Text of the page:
Still, she was optimistic about the practice and decided to give it another shot three years later. This time, the 30-year-old wanted to improve her career prospects.

    "A friend working in the same industry was making serious money after changing her name. She recommended that this fortune teller is the real deal, so I thought, why not?"

    Sarocha says her life has "blossomed" after switching moniker for a second time but adds that the name change was not the direct cause.

    "I have come to believe in the Law of Attraction — your thoughts bring what you want into your life. What you plant mentally triggers the subconsciousness to turn that goal into a reality," she said.

    /*src: https://www.dw.com/en/thailand-name-...une/a-56459699



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  3. #293
    I can't breathe. ốc's Avatar
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    Cũng giống người Việt bỏ nước đi tỵ nạn phải đổi tên, họ đem ra đàng sau, tên ta đổi thành tên Tây, hay là tên cũ phát âm theo kiểu người Mỹ, nhờ vậy từ khố rách, áo ôm, nước mất, nhà tan rồi lại làm ăn khấm khá, còn được hưởng các thứ tự do, quyền lợi.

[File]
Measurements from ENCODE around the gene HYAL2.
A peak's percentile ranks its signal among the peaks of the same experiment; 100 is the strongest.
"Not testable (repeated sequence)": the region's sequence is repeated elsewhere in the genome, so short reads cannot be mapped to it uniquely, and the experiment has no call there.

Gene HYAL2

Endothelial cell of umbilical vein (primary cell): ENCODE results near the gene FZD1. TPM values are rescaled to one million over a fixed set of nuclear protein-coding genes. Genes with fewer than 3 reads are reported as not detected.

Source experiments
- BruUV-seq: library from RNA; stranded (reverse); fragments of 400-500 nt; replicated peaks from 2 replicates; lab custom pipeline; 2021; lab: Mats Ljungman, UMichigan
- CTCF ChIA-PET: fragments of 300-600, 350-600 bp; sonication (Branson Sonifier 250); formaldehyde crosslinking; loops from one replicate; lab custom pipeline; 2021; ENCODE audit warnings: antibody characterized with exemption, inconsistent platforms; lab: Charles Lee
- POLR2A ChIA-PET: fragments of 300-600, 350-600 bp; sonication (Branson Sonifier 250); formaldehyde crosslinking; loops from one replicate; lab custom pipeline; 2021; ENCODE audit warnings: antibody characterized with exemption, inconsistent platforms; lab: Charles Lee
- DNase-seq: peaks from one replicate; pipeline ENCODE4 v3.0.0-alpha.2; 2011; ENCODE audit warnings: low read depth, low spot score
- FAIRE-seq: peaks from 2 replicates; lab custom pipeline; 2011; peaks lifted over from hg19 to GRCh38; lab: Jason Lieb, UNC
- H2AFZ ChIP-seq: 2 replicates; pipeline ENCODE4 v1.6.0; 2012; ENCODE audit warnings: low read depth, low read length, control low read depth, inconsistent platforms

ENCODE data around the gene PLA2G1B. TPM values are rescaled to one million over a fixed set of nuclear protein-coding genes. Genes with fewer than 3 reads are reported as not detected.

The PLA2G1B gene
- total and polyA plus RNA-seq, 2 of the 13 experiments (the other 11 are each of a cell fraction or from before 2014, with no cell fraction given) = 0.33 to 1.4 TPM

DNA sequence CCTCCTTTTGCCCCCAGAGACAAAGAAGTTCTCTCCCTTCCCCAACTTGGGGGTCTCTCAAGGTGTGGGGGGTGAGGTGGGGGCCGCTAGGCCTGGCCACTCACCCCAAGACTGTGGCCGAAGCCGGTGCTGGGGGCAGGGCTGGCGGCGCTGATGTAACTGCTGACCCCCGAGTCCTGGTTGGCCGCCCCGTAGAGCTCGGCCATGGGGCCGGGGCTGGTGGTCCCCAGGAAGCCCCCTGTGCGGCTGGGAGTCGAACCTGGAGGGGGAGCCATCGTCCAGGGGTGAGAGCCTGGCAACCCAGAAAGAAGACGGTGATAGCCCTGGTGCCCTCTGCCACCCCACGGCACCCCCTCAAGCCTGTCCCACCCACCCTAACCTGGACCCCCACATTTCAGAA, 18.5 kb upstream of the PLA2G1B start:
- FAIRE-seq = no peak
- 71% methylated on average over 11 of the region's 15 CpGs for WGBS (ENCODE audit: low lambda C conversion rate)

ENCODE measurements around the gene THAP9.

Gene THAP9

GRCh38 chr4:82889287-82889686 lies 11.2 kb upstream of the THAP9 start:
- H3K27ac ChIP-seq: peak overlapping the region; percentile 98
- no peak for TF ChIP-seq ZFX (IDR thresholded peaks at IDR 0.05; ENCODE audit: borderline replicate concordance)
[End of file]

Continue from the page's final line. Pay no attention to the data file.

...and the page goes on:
Ba em trồng khoai lang mà nay bán khoai mì nhờ đổi sang tên Mỹ...

  4. #294
    Biệt Thự Triển's Avatar
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    Quote Originally Posted by ốc View Post
    hay là tên cũ phát âm theo kiểu người Mỹ
    Nguyễn Tèo thành Teo Nguyen, Thi ô Niu Den
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  5. #295
    Biệt Thự Triển's Avatar
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    Tân trang rực rỡ